This study is the first in our knowledge that aims to evaluate the effects of a 30-min nap after lunch on subsequent alertness, fatigue, cognitive and physical performances in karate athletes after two nocturnal regimens (i.e., RN and PSD). Our results have revealed that a 30-min nap after RN has led to significant improvements in alertness and in cognitive performances. However, there has been no significant change in physical performances. Indeed, our results have demonstrated that a PSD has led to a significant alteration in alertness, fatigue, as well as in cognitive (MRT, LRT) and physical (KST, CMJ) evening performances. Nevertheless, the 30-min nap has restored the decrement in performances caused by sleep loss in most of the performed tests. Regarding the effects of napping on fatigue induced by the KST, the results have revealed that short naps have had ergogenic effects on physical performances (CMJ, and SJ) and a partial psychogenic effect on cognitive performances (LRT).
Compared with no-nap condition, the results of the present study have revealed that after RN, the 30-min nap has significantly improved alertness and cognitive performances (i.e., SRT, LRT, and MRT). These results are consistent with the previous reports indicating that short naps produce a wide range of benefits from increasing alertness to improving cognitive outcomes (4–6). What is noteworthy in this study is the noticeable improvement in response times as assessed by the SRT and LRT. The gain acquired in the information processing speed is relevantly meaningful to an elite athlete in the context of high-level sports. Therefore, these findings seem to be of great usefulness when considering that a small change in the context of highly professional levels can make all the difference. However, no significant change has been observed after the nap on fatigue and on physical performances (i.e., SJ, CMJ, and KST). These results are in line with Petit et al. (19) study that has demonstrated that napping has no beneficial effects on physical performances. In this context, it is important to mention that the absence of effects on physical performances may also indicate that the period of 30 min that separates the nap from the assessment session is sufficient to avoid any negative effect of sleep inertia (11). Evidently, optimal alertness levels and cognitive skills are integral parts of the abilities required to reach the highest elite-sport performances. Indeed, the present findings indicate that napping is an efficient strategy that needs to be taken into consideration among elite sportspeople in their pursuit of excellence, especially when napping does not violate doping regulations.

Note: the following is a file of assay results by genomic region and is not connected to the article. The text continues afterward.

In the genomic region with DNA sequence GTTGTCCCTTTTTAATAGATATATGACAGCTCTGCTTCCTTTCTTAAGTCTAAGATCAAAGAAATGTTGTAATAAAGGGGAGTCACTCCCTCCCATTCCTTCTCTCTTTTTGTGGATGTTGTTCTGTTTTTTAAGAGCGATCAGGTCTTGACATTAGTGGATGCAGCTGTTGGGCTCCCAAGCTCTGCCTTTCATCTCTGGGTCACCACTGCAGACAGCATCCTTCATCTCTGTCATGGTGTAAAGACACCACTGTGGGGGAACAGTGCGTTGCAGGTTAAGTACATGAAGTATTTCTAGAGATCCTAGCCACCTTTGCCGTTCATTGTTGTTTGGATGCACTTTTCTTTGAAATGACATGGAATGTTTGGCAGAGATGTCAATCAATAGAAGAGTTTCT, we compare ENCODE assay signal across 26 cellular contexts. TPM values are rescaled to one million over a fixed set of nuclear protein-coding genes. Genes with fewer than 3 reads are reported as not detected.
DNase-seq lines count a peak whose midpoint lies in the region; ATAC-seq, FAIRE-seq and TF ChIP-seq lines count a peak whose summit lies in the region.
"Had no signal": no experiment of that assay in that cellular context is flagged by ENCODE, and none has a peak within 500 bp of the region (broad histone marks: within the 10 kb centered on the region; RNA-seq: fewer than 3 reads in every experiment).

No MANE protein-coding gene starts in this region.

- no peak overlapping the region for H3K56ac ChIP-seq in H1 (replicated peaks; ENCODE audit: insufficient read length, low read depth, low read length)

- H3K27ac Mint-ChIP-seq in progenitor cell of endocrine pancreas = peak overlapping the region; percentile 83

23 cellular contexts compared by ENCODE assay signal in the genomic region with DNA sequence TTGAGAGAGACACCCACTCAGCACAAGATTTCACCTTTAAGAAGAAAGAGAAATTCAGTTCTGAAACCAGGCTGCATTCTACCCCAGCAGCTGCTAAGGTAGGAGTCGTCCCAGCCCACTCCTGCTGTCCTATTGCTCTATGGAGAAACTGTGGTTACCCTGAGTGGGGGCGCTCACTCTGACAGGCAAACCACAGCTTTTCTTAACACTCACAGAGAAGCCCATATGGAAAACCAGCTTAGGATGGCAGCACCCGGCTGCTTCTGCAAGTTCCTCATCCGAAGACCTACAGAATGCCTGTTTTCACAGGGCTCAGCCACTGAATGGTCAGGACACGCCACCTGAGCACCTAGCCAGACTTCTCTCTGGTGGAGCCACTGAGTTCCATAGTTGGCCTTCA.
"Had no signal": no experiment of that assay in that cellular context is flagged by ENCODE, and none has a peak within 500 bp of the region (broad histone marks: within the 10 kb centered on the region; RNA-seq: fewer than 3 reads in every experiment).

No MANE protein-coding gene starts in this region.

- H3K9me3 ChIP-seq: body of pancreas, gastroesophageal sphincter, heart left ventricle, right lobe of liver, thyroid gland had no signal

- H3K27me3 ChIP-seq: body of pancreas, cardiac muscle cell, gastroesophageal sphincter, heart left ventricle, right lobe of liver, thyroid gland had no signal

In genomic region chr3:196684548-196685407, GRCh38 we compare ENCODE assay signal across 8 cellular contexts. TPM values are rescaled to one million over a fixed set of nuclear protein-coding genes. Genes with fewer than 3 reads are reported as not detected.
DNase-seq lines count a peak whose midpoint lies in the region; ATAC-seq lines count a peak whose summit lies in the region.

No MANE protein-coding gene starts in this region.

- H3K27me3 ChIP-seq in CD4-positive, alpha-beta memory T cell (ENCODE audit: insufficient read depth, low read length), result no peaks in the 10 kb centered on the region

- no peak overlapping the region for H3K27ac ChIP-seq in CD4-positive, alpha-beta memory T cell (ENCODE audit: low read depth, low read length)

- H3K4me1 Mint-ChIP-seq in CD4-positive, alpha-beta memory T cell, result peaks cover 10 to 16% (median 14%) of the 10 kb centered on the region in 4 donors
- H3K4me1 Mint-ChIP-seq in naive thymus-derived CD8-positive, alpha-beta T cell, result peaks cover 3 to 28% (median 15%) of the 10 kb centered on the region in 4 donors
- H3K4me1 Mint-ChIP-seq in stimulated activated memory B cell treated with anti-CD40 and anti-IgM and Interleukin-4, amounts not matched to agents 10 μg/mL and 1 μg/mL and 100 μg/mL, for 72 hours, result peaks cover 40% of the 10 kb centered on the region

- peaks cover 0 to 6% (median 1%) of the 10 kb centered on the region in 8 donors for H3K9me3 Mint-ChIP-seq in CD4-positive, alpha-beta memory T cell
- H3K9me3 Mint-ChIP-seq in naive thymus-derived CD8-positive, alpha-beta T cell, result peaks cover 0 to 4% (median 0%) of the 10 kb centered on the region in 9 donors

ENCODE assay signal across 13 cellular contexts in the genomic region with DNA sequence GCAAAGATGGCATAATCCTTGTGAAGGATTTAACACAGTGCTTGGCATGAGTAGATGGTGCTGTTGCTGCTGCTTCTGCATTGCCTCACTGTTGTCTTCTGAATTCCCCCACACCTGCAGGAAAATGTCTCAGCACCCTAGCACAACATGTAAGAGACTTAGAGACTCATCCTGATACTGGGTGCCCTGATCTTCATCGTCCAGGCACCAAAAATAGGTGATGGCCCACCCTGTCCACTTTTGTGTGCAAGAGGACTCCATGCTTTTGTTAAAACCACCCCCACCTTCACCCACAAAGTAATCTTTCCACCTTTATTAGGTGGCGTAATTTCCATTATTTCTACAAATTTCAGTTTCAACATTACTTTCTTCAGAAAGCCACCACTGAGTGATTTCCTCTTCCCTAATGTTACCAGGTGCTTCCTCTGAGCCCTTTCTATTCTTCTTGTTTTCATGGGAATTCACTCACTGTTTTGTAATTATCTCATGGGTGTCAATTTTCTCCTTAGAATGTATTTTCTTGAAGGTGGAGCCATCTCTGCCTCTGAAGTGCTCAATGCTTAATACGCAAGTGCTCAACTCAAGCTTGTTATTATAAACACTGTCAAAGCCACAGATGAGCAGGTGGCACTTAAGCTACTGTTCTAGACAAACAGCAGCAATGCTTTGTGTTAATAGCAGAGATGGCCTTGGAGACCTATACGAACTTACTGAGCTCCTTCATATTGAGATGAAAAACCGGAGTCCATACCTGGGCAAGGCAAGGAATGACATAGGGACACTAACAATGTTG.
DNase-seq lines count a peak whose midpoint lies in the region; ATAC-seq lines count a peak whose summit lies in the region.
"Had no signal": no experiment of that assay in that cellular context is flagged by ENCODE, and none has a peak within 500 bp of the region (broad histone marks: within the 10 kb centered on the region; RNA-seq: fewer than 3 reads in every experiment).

Along with the present study, the results have also indicated that PSD leads to a significant decrease in subjective levels of alertness and fatigue. In the same way, the scores in MRT and LRT are negatively affected by sleep loss. These findings are consistent with previous studies attesting that sleep deprivation has negative impacts on subjective alertness, fatigue, and cognitive performances (28,35). However, no significant change is observed in SRT and this might be due to the limited duration of this test (35).